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Xanthogaleruca luteola

Xanthogaleruca luteola, commonly known as the elm-leaf beetle, is a beetle belonging to the family Chrysomelidae.


The imago is 6–8 mm in length, ranges from yellow to green in colour, with a spot on its head, an hourglass mark and two spots on the pronotum, and a broad, dark stripe along the edge of each elytron. The larvae are usually black, occasionally black and yellow, with multiple rows of dots on the back and on the sides and < 13 mm long. The pupae are orange-yellow with black chaetae. The ova are yellow, and laid in spindle-like clusters of < 25 on the undersides of the elm leaves.


These beetles are common in the Western Palaearctic ecozone from Portugal to Central Asia. Indigenous to Europe, it was accidentally introduced to North America and Australia.[2]



Xanthogaleruca luteola is a serious pest of the elm. Both the imagines and larvae feed on the emergent leaves of the elm. Repeated heavy infestation rarely kills the tree outright, rather it usually weakens it, rendering it vulnerable to disease. However, the beetle does not transmit Dutch elm disease.

The imagines depart their hibernation sites (often houses) in early spring, the females laying their ova on the underside of the elm leaves. The ova hatch after one week, the larvae immediately feeding on the undersides of the leaves. This larval stage lasts for a period of between two and three weeks, at the end of which it will migrate to the lower part of the tree in search of bark crevices in which to pupate. The next generation emerges in mid-summer after two to three weeks' pupation, and begins feeding on the leaves. The female can lay < 800 ova, but this ovipositing may be interrupted by shortening of the photoperiod to < 14 hours, inducing a brief feeding bout before the search for a hibernation site.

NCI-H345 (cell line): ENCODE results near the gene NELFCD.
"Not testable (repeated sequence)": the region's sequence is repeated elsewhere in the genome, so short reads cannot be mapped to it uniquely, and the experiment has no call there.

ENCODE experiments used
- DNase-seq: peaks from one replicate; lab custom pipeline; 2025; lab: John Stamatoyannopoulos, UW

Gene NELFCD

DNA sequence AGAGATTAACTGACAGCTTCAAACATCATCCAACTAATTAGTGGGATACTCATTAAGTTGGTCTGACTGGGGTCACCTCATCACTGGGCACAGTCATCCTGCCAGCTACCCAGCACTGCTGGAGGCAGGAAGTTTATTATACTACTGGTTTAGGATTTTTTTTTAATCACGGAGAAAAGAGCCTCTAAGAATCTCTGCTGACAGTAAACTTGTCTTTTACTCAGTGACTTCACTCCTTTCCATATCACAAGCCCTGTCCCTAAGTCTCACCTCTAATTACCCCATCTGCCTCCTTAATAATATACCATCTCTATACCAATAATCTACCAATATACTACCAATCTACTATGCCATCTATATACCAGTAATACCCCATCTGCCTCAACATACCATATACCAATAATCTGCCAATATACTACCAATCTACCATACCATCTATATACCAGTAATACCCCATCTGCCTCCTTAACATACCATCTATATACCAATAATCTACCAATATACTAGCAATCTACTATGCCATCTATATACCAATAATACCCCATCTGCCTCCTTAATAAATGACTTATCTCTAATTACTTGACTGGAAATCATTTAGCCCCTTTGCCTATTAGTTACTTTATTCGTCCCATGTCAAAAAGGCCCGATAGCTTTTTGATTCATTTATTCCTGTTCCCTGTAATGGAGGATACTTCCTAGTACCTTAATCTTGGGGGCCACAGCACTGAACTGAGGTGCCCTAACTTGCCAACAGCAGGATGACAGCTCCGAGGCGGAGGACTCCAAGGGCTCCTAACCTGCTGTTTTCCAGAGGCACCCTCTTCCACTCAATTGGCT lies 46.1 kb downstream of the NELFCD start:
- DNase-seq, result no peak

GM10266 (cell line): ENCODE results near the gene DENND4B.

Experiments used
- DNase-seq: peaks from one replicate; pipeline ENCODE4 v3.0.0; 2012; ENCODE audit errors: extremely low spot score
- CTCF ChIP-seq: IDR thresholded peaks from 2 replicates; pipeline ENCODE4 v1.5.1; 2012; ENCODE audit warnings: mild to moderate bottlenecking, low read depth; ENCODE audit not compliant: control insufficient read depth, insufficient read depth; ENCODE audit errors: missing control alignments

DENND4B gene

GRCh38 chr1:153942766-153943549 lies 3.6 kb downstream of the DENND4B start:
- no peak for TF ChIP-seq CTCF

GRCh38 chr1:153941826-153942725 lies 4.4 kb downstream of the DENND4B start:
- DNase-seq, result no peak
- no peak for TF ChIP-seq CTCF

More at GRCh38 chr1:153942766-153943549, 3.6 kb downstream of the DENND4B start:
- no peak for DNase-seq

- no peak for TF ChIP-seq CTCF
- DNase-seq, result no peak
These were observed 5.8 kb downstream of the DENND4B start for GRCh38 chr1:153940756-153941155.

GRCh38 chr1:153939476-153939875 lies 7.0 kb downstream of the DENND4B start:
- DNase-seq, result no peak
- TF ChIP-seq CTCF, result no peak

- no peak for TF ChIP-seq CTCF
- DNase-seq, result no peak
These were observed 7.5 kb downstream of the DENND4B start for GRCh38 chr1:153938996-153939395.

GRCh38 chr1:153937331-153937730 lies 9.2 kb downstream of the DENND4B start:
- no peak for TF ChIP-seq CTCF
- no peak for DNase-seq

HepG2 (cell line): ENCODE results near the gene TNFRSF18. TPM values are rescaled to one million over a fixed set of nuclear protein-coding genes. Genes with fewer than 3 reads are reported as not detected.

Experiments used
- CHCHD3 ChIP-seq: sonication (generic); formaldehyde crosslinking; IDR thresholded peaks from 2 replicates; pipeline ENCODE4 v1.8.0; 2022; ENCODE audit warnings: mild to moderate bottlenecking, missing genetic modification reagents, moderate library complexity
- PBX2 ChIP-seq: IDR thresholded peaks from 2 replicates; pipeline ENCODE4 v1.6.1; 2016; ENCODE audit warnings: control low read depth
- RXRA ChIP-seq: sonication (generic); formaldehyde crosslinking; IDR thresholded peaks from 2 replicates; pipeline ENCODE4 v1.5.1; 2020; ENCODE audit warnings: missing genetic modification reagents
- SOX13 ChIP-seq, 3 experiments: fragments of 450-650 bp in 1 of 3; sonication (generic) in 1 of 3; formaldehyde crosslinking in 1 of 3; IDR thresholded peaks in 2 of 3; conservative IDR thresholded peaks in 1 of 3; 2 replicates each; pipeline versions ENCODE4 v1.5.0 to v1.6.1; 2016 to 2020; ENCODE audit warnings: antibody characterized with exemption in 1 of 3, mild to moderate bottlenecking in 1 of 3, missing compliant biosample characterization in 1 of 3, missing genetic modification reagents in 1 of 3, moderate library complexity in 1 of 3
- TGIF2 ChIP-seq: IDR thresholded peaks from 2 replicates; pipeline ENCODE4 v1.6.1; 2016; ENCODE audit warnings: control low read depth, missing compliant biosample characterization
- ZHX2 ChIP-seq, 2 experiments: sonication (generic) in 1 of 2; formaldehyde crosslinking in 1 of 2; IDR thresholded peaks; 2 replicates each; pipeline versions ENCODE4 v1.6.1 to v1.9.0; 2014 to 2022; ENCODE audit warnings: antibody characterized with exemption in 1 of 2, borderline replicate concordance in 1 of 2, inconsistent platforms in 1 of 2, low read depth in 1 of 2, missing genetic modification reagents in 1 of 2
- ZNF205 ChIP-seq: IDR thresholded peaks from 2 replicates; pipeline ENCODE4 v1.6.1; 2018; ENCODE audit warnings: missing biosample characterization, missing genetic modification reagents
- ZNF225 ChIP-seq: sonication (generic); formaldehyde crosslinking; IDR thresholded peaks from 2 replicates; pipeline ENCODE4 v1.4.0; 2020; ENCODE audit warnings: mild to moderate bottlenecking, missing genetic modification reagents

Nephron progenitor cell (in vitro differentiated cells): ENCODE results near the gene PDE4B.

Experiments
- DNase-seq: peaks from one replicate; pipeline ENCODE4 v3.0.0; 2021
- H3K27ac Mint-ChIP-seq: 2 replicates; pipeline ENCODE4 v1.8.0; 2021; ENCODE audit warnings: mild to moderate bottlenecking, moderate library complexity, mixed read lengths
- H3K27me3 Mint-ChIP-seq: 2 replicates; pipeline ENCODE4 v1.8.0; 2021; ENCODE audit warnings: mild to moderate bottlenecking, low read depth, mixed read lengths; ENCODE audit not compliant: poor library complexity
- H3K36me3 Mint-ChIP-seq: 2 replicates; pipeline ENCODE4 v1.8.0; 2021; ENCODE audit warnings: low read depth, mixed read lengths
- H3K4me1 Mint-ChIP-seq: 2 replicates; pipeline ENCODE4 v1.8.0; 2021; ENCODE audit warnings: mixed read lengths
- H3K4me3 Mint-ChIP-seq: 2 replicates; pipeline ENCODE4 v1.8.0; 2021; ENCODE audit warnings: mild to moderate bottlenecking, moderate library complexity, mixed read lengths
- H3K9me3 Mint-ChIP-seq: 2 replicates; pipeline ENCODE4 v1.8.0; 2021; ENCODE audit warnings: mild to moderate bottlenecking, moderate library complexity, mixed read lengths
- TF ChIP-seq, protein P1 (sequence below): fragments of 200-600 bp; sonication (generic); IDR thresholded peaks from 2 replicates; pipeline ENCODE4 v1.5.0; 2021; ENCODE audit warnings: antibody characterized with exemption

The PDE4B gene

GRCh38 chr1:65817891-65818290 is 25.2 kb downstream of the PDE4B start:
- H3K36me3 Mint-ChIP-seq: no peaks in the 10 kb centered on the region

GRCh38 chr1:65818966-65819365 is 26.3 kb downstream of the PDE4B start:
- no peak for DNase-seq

Hosts include English Elm (Ulmus procera), Scotch Elm (Ulmus glabra), American Elm (Ulmus americana), Siberian Elm (Ulmus pumila), Chinese Elm (Ulmus parvifolia) as well as complex hybrids such as 'Homestead'.[3] The beetle has also been reported on Zelkova serrata.[4]


The larval feeding pattern leaves the upper surface and veins of the leaf intact, but causes it to wither and fall. The feeding imagines create small irregular but discrete holes in the leaves, and are generally less destructive than their offspring.


In North America, there are few natural enemies, but in Europe, the ova of the beetle are often heavily predated by the chalcidoid wasp Oomyzus gallerucae.[5] Insecticide sprays are of little use since by the time the infestation is apparent, the application will be too late to be effective. However, tree trunks banded with insecticides can limit repetition the following year by killing the larvae as they descend before hibernation. Soil injection[3] presents a non-invasive alternative to trunk injections with a 2 year effect on the X. luteola population.

Nearly all chemicals currently used commercially in Australia to treat Elm Leaf Beetle, regardless of brand name or delivery method, are neonicotinoid insecticides. This is the chemical type that has just had a two year ban placed on it by the European Commission. The ban is due to the association between the widespread use of these chemicals and its impact on bee populations.


  1. ^ a b c d "Xanthogaleruca luteola". Retrieved 20 May 2012. 
  2. ^ - Center for Invasive Species Research
  3. ^ a b
  4. ^ Sinclair et al. 1987
  5. ^ Meiners, T, and Hilker, M. (1997). Host location in Oomyzus gallerucae (Hymenoptera: Eulophidae), an egg parasitoid of the elm leaf beetle Xanthogalereuca luteola (Coleoptera: Chrysomelidae). Oecologia, Vol. 112, No. 1 / Sept. 1997, pp 87-93. Springer Berlin / Heidelberg. ISSN 0029-8549 (print), 1432-1939 (online)


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